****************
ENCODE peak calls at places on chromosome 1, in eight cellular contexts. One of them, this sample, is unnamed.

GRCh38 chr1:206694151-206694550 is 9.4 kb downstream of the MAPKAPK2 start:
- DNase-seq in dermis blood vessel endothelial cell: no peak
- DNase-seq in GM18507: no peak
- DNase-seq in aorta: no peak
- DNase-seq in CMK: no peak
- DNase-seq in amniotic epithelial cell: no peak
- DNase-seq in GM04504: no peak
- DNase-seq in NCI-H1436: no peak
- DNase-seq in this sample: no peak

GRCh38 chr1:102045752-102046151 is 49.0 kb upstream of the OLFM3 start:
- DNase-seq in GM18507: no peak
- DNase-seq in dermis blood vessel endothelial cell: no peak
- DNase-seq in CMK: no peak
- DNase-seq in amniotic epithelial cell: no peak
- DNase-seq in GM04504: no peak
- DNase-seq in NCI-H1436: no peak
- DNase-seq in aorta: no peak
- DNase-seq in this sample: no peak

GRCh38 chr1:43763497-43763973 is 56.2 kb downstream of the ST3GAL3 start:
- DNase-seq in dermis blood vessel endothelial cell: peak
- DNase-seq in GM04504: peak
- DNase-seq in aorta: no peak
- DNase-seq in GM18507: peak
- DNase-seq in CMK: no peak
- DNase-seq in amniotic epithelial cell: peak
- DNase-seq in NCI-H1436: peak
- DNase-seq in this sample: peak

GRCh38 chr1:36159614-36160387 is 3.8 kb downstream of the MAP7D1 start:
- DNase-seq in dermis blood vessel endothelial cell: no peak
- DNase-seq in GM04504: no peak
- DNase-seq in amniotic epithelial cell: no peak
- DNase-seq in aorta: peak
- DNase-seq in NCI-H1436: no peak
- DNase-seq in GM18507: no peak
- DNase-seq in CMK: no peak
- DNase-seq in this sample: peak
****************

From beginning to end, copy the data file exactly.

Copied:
ENCODE peak calls at places on chromosome 1, in eight cellular contexts. One of them, this sample, is unnamed.

GRCh38 chr1:206694151-206694550 is 9.4 kb downstream of the MAPKAPK2 start:
- DNase-seq in dermis blood vessel endothelial cell: no peak
- DNase-seq in GM18507: no peak
- DNase-seq in aorta: no peak
- DNase-seq in CMK: no peak
- DNase-seq in amniotic epithelial cell: no peak
- DNase-seq in GM04504: no peak
- DNase-seq in NCI-H1436: no peak
- DNase-seq in this sample: no peak

GRCh38 chr1:102045752-102046151 is 49.0 kb upstream of the OLFM3 start:
- DNase-seq in GM18507: no peak
- DNase-seq in dermis blood vessel endothelial cell: no peak
- DNase-seq in CMK: no peak
- DNase-seq in amniotic epithelial cell: no peak
- DNase-seq in GM04504: no peak
- DNase-seq in NCI-H1436: no peak
- DNase-seq in aorta: no peak
- DNase-seq in this sample: no peak

GRCh38 chr1:43763497-43763973 is 56.2 kb downstream of the ST3GAL3 start:
- DNase-seq in dermis blood vessel endothelial cell: peak
- DNase-seq in GM04504: peak
- DNase-seq in aorta: no peak
- DNase-seq in GM18507: peak
- DNase-seq in CMK: no peak
- DNase-seq in amniotic epithelial cell: peak
- DNase-seq in NCI-H1436: peak
- DNase-seq in this sample: peak

GRCh38 chr1:36159614-36160387 is 3.8 kb downstream of the MAP7D1 start:
- DNase-seq in dermis blood vessel endothelial cell: no peak
- DNase-seq in GM04504: no peak
- DNase-seq in amniotic epithelial cell: no peak
- DNase-seq in aorta: peak
- DNase-seq in NCI-H1436: no peak
- DNase-seq in GM18507: no peak
- DNase-seq in CMK: no peak
- DNase-seq in this sample: peak